Optical burst receiver with a configurable AC and DC coupling interface

- Broadcom Corporation

A method for enabling AC coupling or DC coupling when receiving burst data signals comprises generating a hold-over pattern, wherein the hold-over pattern is a AC balanced pattern when an AC coupling is required and a low-logic value signal when a DC coupling is required; inputting the generated hold-over pattern to an AC coupling circuit, when no burst data signal is received; inputting only a received burst data signal to the AC coupling circuit, during the reception of such signal; and upon receiving of the entire burst data signal, generating a reset signal causing to input the generated holdover pattern to an AC coupling circuit.

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Description

CROSS-REFERENCE TO RELATED APPLICATIONS

This application is a continuation of U.S. application Ser. No. 12/967,461, filed on Dec. 14, 2010, which claims the benefit of U.S. provisional application No. 61/297,058, filed on Jan. 21, 2010. The contents of U.S. provisional application No. 61/297,058 are herein incorporated by reference.

TECHNICAL FIELD

The present invention relates generally to receiving high-speed burst data signals in optical networks.

BACKGROUND OF THE INVENTION

Many communication networks that provide high bit-rate transport over a shared medium are characterized by a non-continuous or burst data transmission. A typical PON includes a plurality of optical network units (ONUs) connected to an optical line terminal (OLT) via a passive optical splitter. Traffic data transmission is performed over two optical wavelengths, one for the downstream direction and another for the upstream direction. Thus, downstream transmission from the OLT is broadcast to all ONUs, where each ONU filters its respective data according to, for example, pre-assigned labels. In the upstream direction, an ONU transmits data to the OLT during different time slots allocated by the OLT. Transmission from an ONU to the OLT is in the form of a burst.

An OLT includes an optical transceiver that receives burst data and transmits continuous data. A received burst data signal is preceded by a low logic value (‘0’) signal transmitted on the optical line. This is performed mainly to enable the recovery of the received signals and without losing any data bits, as required, for example, by the Gigabit PON (GPON) communication standard.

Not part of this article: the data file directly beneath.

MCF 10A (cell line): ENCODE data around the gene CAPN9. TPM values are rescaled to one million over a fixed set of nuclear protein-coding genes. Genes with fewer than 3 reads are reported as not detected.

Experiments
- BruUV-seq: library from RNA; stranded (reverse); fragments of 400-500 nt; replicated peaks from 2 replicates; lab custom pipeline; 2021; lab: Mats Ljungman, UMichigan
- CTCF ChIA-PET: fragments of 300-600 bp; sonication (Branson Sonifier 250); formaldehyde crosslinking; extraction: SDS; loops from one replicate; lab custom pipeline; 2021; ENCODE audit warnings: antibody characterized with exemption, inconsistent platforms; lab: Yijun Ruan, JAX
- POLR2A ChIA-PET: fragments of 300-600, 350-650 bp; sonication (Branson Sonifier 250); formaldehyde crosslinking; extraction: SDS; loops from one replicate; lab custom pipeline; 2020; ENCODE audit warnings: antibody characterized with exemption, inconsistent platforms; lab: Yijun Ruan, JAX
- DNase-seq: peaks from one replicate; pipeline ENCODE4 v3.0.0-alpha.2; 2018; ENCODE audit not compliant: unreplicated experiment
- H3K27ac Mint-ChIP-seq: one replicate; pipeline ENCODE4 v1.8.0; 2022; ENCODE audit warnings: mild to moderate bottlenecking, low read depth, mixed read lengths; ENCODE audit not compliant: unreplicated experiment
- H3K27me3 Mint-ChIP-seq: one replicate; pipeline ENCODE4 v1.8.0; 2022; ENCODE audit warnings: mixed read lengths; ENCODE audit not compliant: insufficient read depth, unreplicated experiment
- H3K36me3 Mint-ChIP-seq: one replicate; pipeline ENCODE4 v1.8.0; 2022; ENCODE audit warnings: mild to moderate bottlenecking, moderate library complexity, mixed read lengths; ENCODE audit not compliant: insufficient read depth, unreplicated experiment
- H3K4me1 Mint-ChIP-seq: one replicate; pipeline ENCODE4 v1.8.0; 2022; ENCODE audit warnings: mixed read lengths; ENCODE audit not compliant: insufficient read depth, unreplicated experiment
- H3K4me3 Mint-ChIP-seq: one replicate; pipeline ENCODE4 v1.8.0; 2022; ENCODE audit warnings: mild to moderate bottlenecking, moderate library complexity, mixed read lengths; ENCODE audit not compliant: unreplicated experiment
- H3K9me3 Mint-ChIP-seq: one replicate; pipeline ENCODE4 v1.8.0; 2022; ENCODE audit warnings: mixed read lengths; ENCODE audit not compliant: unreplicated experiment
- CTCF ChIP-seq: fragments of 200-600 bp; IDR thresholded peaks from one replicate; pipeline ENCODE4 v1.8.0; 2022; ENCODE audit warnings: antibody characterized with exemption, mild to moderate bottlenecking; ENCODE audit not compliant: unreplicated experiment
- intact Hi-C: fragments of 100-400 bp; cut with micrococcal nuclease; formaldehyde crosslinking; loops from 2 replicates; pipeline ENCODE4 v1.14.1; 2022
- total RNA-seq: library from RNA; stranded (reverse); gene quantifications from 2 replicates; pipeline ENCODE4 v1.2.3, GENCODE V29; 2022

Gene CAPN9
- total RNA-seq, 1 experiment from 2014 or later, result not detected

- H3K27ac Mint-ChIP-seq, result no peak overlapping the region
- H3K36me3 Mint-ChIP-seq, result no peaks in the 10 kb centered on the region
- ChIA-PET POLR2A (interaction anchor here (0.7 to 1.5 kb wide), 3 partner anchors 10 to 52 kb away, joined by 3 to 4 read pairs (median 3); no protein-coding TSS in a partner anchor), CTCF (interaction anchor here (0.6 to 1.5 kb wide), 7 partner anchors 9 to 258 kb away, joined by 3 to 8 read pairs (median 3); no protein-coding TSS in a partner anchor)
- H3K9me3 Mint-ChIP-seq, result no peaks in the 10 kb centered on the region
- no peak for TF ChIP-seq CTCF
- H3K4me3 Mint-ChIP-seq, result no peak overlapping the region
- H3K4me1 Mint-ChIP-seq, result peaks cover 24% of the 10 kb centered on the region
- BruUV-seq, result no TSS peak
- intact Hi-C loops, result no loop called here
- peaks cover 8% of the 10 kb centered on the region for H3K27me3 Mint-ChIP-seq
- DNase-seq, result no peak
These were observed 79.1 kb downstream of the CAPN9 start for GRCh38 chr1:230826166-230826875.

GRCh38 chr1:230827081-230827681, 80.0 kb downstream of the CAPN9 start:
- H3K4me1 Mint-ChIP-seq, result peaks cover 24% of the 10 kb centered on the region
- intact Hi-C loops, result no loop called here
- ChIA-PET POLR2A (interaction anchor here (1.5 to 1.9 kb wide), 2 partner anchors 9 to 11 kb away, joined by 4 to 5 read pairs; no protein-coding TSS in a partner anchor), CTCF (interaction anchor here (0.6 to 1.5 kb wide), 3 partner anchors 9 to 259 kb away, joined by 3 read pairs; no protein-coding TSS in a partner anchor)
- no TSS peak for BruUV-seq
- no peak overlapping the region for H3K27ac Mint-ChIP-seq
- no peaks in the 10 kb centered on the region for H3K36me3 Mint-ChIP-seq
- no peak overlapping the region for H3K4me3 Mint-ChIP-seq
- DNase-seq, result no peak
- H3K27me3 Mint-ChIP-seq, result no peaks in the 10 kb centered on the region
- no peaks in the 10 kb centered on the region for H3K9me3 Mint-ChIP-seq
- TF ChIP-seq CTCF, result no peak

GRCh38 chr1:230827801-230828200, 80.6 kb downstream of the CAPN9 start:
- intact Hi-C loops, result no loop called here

FIG. 1 shows a schematic diagram of an OLT 100 that includes an optical transceiver 110 and a medium access control (MAC) module 120. A transmitter (not shown) of the optical transceiver 110 generates and transmits optical signals respective of the input data signals. The optical transceiver 110 also includes a burst mode receiver (not shown) that receives burst signals sent from the ONUs. The optical transceiver 110 generates electric digital signals respective of the received burst data signals. The MAC module 120 processes digital electric signals provided by the optical transceiver 110.

The MAC module 120 is a logic component implemented in en integrated circuit (IC). The MAC module 120 and optical transceiver 110 operate at different direct current (DC) levels. Typically, the DC level of the MAC module 120 is significantly lower than the DC level of the optical transceiver 110, in particular, when the size of the IC including the MAC module 110 is designed to support advanced semiconductor fabrication techniques.

The data burst signals output by the optical transceiver 110 are offset by a certain biased DC level, which is typically the operation voltage of the transceiver. However, as the DC level of the MAC module 120 is lower than that of the transceiver 110, the burst signal may not be properly received at the MAC module 120.

Therefore, it would be advantageous to provide a solution for interfacing between the MAC module and the optical transceiver in order to properly receive data burst signals.

SUMMARY OF THE INVENTION

Certain embodiments of the invention include a method for enabling an alternating current (AC) coupling of burst data signals received at an optical line terminal (OLT) operable in a passive optical network (PON). The method comprises generating a hold-over pattern, wherein the hold-over pattern is a AC balanced pattern; inputting the generated hold-over pattern to an AC coupling circuit when no burst data signal is received, wherein the AC coupling circuit interfaces between a medium access control (MAC) module and a burst optical receiver of the OLT; inputting only a received burst data signal to the AC coupling circuit during the reception of the burst signal; and upon receiving of the entire burst data signal generating a reset signal causing to input the generated hold-over pattern to the AC coupling circuit.